And we’d like to get people together in person to, for them to meet each other and go off and do their own real estate deals or whatever, you know, Legacy charity planning that they’re doing. And if they want to meet the founders, this is a great way to show up at our events and meet everybody. And I think it takes a village to raise a startup. So that’s basically, you know, a philosophy.


Alan Olsen

Thank you. All right, we’re gonna move into the next topic here, someone comes to you with the pitch, how do you decide what projects you want to work on and be involved with?


Andrew Romans

Well, I’d say in real estate, the most four important things are Location, location, location, location, the most important things in venture startup entrepreneurs, entrepreneurship, success, to me, are management, management, management, market technology. So I like a founder that was born to do this startup. And their whole backstory has been building up to this is the industry, they understand. They’ve got the network, they’re ready, they understand the problems. And they’re solving the problems.

In a lot of ways the world is broken, and it needs to be fixed. I mean, just look at the DMV, they shouldn’t have buildings, that should be an app, you know, it’d be very easy to fix that. Probably dead on arrival with the, you know, government sales cycle. And there’s a lot of resistance to wanting to fix that problem. But I think that team is the most important thing. We right now are particularly passionate about startups that are automating human workflows.

So I mean, the DMV, you should just feel the download that app, it looks you in the eye says Do I have clear click here, and it knows your retina if you don’t get your biometrics gets that done, and automate human workflows and leverage datasets. So by that, if we were doing the DMV Department of Motor Vehicles, get your driver’s license renewed or for the first time, he would tap into other datasets is this person on the voting registrar? If not, click here, we have a democracy should be part of it.

Maybe connect to your doctor and get all that obviously connect to the police that were a warrant for your arrest? Do you have traffic violations, bah, bah, bah, the more datasets you tap into the better for that to function properly, instantaneously, accurately, you know, and serve a whole bunch of functions.

I think if you look at the workflow for insurance, how you get a mortgage, how we catch terrorists, all kinds of things on defense, there’s just a million industries and every one of them needs basically an idiosyncratic Palantir to automate these human workflows and have data driven decision.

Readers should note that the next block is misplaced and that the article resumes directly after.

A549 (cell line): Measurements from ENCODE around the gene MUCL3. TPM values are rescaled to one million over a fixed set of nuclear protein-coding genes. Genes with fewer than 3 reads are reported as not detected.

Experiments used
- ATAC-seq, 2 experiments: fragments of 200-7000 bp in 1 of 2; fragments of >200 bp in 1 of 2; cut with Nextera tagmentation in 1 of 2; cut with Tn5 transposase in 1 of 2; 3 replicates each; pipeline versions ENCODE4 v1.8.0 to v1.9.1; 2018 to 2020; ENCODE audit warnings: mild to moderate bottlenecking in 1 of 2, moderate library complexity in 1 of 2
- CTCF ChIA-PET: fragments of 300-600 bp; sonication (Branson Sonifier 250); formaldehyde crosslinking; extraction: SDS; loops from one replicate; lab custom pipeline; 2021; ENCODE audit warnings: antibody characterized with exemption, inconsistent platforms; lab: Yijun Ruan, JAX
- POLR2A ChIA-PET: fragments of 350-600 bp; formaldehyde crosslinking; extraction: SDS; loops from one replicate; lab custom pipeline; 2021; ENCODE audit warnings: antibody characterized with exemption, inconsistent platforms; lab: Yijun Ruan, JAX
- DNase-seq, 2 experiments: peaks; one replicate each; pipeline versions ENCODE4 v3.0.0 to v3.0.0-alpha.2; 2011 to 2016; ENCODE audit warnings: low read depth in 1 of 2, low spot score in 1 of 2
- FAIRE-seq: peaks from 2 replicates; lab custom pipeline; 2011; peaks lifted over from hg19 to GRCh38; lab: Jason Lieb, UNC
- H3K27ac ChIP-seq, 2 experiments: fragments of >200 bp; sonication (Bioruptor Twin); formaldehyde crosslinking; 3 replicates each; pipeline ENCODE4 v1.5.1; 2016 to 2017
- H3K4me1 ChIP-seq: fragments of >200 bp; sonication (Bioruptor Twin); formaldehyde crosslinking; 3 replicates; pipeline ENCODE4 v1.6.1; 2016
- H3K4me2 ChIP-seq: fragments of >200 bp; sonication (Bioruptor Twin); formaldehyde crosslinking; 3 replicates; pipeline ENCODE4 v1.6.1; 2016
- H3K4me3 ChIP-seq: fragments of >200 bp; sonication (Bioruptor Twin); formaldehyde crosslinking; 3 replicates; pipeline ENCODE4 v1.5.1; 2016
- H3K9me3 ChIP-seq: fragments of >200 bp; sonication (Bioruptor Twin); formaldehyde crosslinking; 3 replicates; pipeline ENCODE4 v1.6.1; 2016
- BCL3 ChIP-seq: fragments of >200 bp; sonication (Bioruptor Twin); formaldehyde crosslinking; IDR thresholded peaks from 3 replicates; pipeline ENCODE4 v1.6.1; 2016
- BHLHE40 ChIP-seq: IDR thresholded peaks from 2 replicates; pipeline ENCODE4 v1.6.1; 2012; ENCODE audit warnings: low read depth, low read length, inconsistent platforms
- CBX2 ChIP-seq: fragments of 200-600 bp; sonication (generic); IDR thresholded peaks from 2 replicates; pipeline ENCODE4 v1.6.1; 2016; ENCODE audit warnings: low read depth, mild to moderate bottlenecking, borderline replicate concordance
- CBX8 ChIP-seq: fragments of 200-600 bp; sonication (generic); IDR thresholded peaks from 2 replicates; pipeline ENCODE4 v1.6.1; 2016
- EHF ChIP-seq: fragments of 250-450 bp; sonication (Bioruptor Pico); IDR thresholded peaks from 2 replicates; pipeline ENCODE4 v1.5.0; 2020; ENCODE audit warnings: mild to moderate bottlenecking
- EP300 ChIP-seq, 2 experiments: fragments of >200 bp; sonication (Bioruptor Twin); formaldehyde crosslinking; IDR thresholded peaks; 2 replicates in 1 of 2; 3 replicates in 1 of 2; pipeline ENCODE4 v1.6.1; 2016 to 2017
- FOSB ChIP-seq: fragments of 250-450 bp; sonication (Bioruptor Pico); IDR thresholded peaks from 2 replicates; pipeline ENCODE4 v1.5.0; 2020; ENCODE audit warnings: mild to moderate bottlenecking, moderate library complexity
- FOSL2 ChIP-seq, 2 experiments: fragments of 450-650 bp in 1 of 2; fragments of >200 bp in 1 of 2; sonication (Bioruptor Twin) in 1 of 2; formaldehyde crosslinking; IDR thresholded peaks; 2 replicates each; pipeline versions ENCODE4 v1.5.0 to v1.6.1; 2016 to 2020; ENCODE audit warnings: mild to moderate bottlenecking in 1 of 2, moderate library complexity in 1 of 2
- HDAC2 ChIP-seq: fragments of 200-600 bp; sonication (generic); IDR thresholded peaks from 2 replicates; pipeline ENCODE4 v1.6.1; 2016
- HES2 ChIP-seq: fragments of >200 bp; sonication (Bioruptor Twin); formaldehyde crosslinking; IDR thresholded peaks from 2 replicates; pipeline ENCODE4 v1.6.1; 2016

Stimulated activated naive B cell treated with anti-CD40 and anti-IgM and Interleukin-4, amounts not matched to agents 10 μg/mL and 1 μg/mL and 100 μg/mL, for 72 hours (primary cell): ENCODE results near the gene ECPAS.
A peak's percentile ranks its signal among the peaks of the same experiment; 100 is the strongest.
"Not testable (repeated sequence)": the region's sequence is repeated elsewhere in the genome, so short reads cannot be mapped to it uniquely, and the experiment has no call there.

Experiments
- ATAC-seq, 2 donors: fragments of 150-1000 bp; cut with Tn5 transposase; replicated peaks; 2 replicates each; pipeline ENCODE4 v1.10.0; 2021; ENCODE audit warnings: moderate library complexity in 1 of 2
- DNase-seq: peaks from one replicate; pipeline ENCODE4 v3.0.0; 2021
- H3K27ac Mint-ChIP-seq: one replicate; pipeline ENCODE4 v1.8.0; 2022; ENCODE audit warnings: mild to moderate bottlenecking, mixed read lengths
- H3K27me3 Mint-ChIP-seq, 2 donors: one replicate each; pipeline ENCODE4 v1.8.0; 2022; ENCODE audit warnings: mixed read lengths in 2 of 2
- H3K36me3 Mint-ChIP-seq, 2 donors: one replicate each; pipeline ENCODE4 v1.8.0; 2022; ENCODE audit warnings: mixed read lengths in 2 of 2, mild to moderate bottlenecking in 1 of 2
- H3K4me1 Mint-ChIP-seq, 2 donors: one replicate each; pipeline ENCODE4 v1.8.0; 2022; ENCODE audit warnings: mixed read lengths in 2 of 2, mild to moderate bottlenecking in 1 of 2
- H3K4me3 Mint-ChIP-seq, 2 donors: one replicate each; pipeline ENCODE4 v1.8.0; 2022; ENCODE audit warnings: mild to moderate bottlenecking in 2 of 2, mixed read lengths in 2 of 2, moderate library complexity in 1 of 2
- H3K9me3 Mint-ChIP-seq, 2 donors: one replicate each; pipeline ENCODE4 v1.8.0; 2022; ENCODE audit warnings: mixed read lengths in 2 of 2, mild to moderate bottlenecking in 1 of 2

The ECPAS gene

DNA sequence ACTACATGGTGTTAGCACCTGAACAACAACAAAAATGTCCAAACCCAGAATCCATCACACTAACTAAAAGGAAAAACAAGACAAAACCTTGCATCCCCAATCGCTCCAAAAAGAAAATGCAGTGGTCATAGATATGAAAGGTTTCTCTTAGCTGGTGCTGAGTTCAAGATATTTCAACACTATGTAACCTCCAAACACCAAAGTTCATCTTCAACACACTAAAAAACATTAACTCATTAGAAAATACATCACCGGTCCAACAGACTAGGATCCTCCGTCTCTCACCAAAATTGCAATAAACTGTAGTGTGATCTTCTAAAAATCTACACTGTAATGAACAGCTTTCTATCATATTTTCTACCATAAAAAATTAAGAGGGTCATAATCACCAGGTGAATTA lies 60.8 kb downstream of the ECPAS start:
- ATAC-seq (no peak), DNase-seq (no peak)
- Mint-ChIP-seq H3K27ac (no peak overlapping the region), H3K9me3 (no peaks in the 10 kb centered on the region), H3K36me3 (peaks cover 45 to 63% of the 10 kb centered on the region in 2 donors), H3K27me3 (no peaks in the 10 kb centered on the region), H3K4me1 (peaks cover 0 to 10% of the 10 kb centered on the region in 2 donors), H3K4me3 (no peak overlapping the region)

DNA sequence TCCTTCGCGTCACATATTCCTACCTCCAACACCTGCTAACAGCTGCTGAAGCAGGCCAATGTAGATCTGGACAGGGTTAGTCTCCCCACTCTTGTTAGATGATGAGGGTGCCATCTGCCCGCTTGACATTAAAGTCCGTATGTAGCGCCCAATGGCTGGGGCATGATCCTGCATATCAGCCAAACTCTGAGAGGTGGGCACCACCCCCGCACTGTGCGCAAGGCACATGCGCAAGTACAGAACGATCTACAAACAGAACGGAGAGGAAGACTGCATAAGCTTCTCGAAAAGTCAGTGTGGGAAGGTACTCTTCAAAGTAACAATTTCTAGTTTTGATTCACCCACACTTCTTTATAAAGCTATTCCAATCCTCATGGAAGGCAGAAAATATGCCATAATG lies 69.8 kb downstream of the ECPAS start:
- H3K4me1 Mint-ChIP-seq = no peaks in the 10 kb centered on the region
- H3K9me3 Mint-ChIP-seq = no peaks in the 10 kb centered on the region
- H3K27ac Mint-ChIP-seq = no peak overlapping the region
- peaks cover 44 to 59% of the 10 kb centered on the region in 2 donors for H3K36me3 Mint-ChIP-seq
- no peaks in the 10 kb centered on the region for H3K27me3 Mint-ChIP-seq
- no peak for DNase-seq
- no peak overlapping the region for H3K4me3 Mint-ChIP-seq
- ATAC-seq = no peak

Another thing I would say is that natural language processing NLP, you hear all this ai ai stuff, and I tell people if you if you worry that every VC says I’m an AI investor in 2024, that’s like in 22,004, everyone was an internet investor.

And you didn’t hate us at that time. So don’t hate us now for all AI. But the reality is that a few years ago, we had optical character recognition OCR, and the computer or the software could read words, but it didn’t have much of a brain to understand them. And it couldn’t tell the difference between Bank of America In riverbank, right now, you can tell yours you can write software very rapidly, by the way. So it’s like finally, we have rad rapid application development promised in the 80s and 90s.

It’s really here, that you can make something overnight that might have taken years to build, or a lot of funding. And a computer can read 1000s of pages of documents. And you could say, I want to know the interest rate, I want to know the cap, I want to know the date is this fob is this payment net 90. Imagine the Home Depot going through there 80,000 contracts with suppliers, with a team of McKinsey consultants. So there’s kind of like two things happening here.

There’s automate someone’s job to let them use their brain and do something else in the organization. It’s so hard to, you know, provision talent into an organization, get them doing something else and save that money and, and you’re going to outperform your competitor. The other one is do things that humans could have done, but it was not commercially viable for them to read all 80,000 contracts at the Home Depot. This can be done in seconds now and continuously.


Alan Olsen

You know, and do I want to turn the page into global economies, what’s happening to the Indus industry. So global economies are beginning hit with inflation. illiquidity exists within the markets. But from your viewpoint, what is the state of the startup exits right now?


Andrew Romans

Startup exits?


Alan Olsen

Yeah, yeah, getting out interesting. Position, or IPOs? What’s going on in this world today? You know, versus


Andrew Romans

I certainly was thinking about, you know, when inflation was, you know, really happening, like, what are we getting? What is ours here? I was thinking, Boy, you know, how good is it to be in a venture capital fund for years and years and years, if we’re actually fighting to keep our head above water, with inflation.

So if you, if it takes you a long time to make a 1.2x return, I would argue that maybe you should be in T bills, or some kind of private debt, you know what I mean, as opposed to part of your pizza by having a slice for venture capital at all. I mean, it turns out that if you can 3x a fund, so if $100 million fund returns 300 million, that puts you in the top 10%, our funds are at roughly four and a half to 5x. And we’re not done yet.